The V20 boasts a military-grade build and is made up of a removable aluminum back panel that yields a smooth look and feel (that’s right: swappable batteries).
Like Sony’s Xperia X, LG has once again combined the fingerprint sensor and power button into one. Just hold a finger up to the sensor to activate it. It might take a little getting used to, but the sensor/button combo is responsive, tactile to press and works just like Apple’s TouchID-enabled Home button – except it’s on the back of the phone.
As far as color options go, the V20 comes in titan, silver (as seen in this review) and pink options. And just because LG got rid of the V10’s textured back doesn’t mean it’s any less resilient to drops. The top and bottom areas of the phone are made of silicon polycarbonate, a tough material that LG is confident can take more than a few blows. But does it? We’re going to perform a drop test once the rest of our testing with the preview unit has concluded.
You won’t find much on the phone’s top, other than two microphones that capture 24 bit rate audio at 48kHz – a mighty impressive feature for a smartphone and a testament to its knack for audiophilia.
On its bottom, you’ll find this year’s hottest commodity on a smartphone, the 3.5mm headphone jack, featured alongside a USB-C charge port, microphone and bottom-firing speaker. Lastly, its volume buttons sit slightly recessed into its left side and are distinguishable enough to feel without having to hunt for them.
At first glance, the LG V20’s screen is just as stunning to face head-on as the one found in the V10. That’s because its 5.7-inch Gorilla Glass 4-covered screen is still pushing a 2,560 x 1,400 (QHD) resolution, and stretches up to 5.9-inches of diagonal real estate once you add on the 2.1-inch-wide second screen.
The display has an advertised pixel density of 515 pixel per inch (ppi,) though our testing revealed it to be 513. Obviously not a huge difference, and one that could be due to our testing on a preview unit.
Why didn’t LG opt for Gorilla Glass 5, as seen in the Samsung Galaxy Note 7? No reason in particular was given, but LG stated that it made it a little thicker than normal to ensure its durability, and perhaps to compensate for disappointment.
The chin area of the bezel is just about the same size as it was in the V10, though more of it is glass this time, which offers nothing in the way of capacitive button hardware – just an LG logo. If anything, it aids in making the V20 look a bit more mature.
About that second screen
In case you’re unfamiliar, the LG V20 and its predecessor are in a class of their own: phones that have two screens. The main display operates as you’d expect, but the always-on second screen is reserved for notifications, quickly launching into your favorite apps, and showing extra bits of information, like the time and date. You can also toggle quick settings here, like turning on the flashlight, and customize the default signature to show a personal note, like a mantra or a reminder.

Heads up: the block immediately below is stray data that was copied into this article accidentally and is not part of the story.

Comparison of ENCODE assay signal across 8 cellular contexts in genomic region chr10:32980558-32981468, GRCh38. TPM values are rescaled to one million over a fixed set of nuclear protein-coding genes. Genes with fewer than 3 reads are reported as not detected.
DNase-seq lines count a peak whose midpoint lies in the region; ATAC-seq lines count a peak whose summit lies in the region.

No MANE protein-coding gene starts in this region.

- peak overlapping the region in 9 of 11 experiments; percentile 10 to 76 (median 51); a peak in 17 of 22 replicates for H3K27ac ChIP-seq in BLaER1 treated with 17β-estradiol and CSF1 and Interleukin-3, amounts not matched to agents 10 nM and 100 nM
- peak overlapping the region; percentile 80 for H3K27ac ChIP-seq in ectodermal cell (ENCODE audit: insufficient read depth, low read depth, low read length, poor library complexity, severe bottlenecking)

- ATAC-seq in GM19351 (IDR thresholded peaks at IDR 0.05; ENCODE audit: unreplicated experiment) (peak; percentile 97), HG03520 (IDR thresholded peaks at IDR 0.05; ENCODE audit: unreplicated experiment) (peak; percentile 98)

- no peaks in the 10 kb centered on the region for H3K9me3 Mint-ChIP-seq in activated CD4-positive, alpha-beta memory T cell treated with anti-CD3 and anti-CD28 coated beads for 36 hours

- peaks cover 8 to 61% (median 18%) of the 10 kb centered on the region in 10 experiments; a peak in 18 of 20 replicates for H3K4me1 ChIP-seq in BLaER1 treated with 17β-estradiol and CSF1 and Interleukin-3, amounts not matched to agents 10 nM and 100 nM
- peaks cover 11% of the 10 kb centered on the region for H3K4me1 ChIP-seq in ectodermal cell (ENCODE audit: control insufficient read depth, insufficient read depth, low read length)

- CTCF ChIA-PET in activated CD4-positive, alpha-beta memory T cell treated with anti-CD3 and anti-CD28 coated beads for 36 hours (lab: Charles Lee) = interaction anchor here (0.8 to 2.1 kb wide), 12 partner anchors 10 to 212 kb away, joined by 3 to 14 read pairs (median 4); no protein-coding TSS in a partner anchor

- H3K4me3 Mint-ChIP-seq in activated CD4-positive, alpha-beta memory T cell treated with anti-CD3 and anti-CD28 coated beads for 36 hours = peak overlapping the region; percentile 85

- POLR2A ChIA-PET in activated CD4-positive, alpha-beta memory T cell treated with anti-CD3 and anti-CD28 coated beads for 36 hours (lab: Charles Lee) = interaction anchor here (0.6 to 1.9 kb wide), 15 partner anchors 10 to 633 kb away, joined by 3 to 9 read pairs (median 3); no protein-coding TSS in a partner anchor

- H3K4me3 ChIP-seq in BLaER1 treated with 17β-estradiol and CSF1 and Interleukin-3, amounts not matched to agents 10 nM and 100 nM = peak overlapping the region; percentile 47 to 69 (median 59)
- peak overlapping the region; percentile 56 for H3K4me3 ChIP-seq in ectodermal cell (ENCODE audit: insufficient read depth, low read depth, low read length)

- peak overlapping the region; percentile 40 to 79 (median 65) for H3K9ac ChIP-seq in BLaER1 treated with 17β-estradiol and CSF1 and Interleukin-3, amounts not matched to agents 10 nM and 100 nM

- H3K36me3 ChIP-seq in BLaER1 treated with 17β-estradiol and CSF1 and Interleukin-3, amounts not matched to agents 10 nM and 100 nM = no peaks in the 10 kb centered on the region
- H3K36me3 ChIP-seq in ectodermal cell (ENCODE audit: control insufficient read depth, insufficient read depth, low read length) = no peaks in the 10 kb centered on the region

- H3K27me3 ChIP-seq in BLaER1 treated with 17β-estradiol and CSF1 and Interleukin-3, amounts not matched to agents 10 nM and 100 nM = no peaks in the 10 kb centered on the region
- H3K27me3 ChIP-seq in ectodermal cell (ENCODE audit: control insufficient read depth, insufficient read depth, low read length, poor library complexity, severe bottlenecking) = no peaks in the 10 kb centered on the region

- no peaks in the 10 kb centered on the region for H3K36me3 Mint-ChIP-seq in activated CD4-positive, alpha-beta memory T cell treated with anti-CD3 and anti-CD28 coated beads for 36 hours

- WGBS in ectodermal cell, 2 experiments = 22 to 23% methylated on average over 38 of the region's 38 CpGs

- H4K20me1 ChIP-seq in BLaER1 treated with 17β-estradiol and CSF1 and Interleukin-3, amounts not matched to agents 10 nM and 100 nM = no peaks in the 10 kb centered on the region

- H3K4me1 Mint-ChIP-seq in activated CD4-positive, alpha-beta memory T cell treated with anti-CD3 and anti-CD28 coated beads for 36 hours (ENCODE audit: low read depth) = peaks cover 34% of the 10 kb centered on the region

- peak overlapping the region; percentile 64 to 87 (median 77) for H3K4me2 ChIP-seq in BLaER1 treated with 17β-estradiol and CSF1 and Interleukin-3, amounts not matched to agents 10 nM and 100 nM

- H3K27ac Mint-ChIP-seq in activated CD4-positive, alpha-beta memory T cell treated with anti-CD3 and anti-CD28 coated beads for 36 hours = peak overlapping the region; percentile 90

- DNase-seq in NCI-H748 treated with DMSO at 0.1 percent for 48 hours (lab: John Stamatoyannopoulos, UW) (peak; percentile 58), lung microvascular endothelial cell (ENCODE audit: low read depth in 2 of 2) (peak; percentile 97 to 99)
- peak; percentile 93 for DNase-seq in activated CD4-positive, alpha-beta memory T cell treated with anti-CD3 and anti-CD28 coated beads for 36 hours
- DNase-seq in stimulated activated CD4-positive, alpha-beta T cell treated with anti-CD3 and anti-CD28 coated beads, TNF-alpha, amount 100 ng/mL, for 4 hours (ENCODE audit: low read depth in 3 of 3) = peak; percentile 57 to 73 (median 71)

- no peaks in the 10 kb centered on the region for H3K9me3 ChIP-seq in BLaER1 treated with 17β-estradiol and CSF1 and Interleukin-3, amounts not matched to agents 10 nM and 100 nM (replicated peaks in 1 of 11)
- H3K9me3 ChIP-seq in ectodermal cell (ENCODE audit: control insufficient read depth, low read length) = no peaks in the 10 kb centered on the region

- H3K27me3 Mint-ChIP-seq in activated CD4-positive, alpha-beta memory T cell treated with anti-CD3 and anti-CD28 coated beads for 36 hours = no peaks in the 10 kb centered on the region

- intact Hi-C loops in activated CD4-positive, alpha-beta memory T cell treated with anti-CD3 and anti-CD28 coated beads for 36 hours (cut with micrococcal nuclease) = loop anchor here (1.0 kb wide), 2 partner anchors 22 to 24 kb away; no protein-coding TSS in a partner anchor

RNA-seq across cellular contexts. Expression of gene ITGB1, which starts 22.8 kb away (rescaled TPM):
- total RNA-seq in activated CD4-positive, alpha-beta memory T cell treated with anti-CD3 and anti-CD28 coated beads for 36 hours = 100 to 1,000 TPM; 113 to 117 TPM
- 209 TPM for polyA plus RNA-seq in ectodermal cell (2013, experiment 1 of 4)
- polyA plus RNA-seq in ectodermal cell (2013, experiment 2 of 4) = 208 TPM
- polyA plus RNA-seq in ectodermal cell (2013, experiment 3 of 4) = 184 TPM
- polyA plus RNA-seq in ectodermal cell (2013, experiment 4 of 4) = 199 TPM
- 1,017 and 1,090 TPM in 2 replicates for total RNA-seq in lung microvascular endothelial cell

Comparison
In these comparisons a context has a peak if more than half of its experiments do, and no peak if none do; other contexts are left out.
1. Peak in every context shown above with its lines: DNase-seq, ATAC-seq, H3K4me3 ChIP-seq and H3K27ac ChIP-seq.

Improvements over the second sliver of screen found in the V10 are minor, but welcomed, and include brighter visibility at 68 nits (up from 35), as well as support for longer, scrolling marquee signatures. The V10 topped out at 14 horizontally-scrolling characters, but you can do 24 here. That’s the difference between “Please buy gro” and “Please buy groceries! :)”
Being the first phone with Android Nougat pre-installed, the multi-window feature is the perfect compliment to the second screen. Now, you’ll be able to get even more work tasks done without an on-screen interruption, or enjoy a full-screened game without notifications getting in the way of the heads-up display.
Whatever the case, the second screen seems like a gimmick, and your mileage may vary, but it’s truly handy to have a dedicated place to view essential info without popping out of an app, or even turning on the phone, for that matter.
Interface and reliability
The LG V20 is the first Android smartphone outside of Google’s family of Nexus devices to receive Android Nougat. As such, the multi-window feature, as well as the improved Doze functionality for battery life savings are available out of the box. LG’s latest is also the first smartphone to feature Google’s In Apps search. The function operates a lot like Apple’s iOS search does: combing through your contacts, apps, messages and the web to help you find what you’re looking for. In short, it’s handy, clean, and should’ve been a part of Android a long time ago.